Foremost Nigerian lawyer Femi Falana (SAN) has asked former President Olusegun Obasanjo to apologise to Nigerians over the deployment of the army to some communities under his administration.
Falana said this while commenting on Obasanjo’s call for President Muhammadu Buhari to explore the option of dialogue in treating with the IPOB nad its leader, Nnamdi Kanu.
He lauded the advice given by the former president but also criticised him for not taking the chance to apologise for also having used the military option instead of dialogue.
Pointing to the use of the army to quell dissent in Odi (Bayelsa) and Zaki Biam (Benue) communities, Falana said Obasanjo missed a chance to right the scales.
I don’t see anything wrong in Buhari meeting with Kanu. I would not object to that; if anything, I would encourage it. I would want to meet Kanu myself and talk to people like him; people of his age and ask, ‘What are your worries?
Falana, in a piece titled ‘IPOB Proscription and Hypocrisy of the Ruling Class’ published in The Punch, recalled that the Obasanjo-led administration detained and tried leaders of secessionist movements.
In calling for a dialogue between President Buhari and Kanu, former President Obasanjo ought to have apologised publicly for the military invasions of Odi in Bayelsa state and Zaki Biam in Benue state ordered by him.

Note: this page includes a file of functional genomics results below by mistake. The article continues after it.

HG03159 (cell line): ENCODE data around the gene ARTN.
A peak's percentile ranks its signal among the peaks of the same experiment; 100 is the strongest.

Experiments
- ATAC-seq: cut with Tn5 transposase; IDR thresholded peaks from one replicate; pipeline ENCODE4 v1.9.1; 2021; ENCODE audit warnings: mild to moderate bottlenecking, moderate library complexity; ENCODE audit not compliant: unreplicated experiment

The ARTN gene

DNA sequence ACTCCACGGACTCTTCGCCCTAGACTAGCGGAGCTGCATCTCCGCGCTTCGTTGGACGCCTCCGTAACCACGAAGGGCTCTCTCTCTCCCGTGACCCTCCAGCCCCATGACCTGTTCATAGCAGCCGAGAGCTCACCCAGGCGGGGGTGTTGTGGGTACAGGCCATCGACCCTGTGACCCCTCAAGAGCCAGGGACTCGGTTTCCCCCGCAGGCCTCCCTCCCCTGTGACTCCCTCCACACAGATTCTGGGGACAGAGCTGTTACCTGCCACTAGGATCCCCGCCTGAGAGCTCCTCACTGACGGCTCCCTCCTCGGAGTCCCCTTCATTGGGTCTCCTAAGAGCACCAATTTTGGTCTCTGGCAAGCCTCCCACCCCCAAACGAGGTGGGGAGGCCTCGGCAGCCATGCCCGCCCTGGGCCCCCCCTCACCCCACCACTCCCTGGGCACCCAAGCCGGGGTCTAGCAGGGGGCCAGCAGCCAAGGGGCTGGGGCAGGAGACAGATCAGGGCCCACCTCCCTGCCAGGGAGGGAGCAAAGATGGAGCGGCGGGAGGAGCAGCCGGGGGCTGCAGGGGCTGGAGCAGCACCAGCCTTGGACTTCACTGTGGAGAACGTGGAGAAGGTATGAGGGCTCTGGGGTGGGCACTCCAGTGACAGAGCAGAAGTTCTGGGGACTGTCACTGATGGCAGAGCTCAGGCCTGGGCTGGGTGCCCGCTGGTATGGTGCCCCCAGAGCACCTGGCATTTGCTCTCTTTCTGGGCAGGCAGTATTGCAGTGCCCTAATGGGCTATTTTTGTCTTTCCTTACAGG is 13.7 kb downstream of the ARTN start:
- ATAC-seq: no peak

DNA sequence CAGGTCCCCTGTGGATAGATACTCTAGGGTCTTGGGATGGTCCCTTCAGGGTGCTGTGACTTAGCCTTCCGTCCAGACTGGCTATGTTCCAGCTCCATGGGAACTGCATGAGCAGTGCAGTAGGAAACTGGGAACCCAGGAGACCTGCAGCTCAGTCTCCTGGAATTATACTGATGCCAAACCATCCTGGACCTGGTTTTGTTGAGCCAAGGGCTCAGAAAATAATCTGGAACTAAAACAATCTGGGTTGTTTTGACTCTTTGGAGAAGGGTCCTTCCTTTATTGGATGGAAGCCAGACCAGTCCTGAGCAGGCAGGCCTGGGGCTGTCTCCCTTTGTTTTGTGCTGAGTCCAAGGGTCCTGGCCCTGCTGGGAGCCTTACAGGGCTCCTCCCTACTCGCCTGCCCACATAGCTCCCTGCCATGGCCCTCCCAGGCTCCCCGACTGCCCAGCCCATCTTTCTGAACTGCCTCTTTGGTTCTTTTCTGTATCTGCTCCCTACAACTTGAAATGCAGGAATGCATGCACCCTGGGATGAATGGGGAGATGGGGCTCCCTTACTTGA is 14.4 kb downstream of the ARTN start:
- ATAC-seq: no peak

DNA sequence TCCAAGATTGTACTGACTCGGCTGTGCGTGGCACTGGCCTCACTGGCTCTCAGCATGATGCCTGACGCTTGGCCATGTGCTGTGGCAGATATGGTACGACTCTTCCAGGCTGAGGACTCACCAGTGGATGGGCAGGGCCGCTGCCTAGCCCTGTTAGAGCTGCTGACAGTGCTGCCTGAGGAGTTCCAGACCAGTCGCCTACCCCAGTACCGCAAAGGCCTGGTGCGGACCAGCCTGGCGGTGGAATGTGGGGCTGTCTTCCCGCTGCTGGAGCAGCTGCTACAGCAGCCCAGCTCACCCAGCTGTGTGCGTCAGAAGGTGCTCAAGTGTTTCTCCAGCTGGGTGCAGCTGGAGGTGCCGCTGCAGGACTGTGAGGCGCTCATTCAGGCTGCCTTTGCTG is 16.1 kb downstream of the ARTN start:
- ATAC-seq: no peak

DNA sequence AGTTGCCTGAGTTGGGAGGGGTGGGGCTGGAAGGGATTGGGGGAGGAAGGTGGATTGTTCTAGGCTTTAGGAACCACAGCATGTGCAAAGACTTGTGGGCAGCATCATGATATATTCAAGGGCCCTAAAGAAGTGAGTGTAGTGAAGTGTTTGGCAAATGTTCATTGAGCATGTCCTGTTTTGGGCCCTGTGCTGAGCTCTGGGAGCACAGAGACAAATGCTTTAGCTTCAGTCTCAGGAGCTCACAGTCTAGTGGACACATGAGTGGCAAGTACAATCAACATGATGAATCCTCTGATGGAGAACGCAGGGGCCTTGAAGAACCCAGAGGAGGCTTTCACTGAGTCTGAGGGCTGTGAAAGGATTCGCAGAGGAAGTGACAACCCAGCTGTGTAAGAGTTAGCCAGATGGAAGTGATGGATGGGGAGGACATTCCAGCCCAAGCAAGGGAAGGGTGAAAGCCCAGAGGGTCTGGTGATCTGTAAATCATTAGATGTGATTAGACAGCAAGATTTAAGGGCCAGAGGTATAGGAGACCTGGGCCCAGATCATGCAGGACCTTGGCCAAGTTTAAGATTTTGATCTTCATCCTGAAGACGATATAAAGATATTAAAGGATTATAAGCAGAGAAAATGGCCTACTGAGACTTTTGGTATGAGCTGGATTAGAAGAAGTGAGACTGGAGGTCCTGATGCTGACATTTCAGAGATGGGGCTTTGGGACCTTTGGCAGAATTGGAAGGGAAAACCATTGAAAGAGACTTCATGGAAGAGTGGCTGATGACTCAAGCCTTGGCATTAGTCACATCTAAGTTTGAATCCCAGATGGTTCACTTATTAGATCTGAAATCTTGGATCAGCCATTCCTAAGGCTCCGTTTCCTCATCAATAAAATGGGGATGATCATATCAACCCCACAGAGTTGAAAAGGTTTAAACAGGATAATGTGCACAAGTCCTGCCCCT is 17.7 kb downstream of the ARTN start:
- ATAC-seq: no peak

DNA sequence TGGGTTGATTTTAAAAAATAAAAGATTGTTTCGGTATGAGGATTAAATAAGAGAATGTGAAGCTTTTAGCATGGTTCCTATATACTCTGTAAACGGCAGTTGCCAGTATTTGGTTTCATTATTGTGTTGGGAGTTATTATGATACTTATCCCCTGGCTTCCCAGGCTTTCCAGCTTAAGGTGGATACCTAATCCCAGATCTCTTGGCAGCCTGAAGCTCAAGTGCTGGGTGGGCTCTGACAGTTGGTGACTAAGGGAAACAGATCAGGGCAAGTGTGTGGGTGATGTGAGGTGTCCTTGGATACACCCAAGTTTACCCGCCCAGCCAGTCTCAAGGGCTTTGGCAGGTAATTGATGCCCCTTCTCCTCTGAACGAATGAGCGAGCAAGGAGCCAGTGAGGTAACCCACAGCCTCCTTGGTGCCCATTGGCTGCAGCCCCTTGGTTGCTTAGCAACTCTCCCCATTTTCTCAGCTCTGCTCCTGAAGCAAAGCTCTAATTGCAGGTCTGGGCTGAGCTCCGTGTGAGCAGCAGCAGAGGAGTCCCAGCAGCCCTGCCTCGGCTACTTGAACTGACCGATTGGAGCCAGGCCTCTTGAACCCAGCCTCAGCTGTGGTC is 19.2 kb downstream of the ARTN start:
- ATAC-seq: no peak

The basis of the call should have been explained since President Obasanjo charged Niger Delta militants, leaders of ethnic militias and separatist movements with treason, which led to their prolonged detention in prison custody.
The activist lawyer also faulted former President Goodluck Jonathan for calling for a meeting of the Council of State to resolve the crisis caused by the secessionist group.
For goodness sake, why was such a meeting not called before soldiers were deployed in the Niger Delta to deal with militants? Did President Jonathan call any meeting before deploying soldiers all over the country for the 2015 general elections in defiance of the judgments of the Federal High Court and the Court of Appeal?
Instead of suggesting irrelevant meetings, the root causes of the increasing loss of faith in the corporate existence of Nigeria by unemployed youths and other poverty-stricken people should be urgently addressed by the ruling class.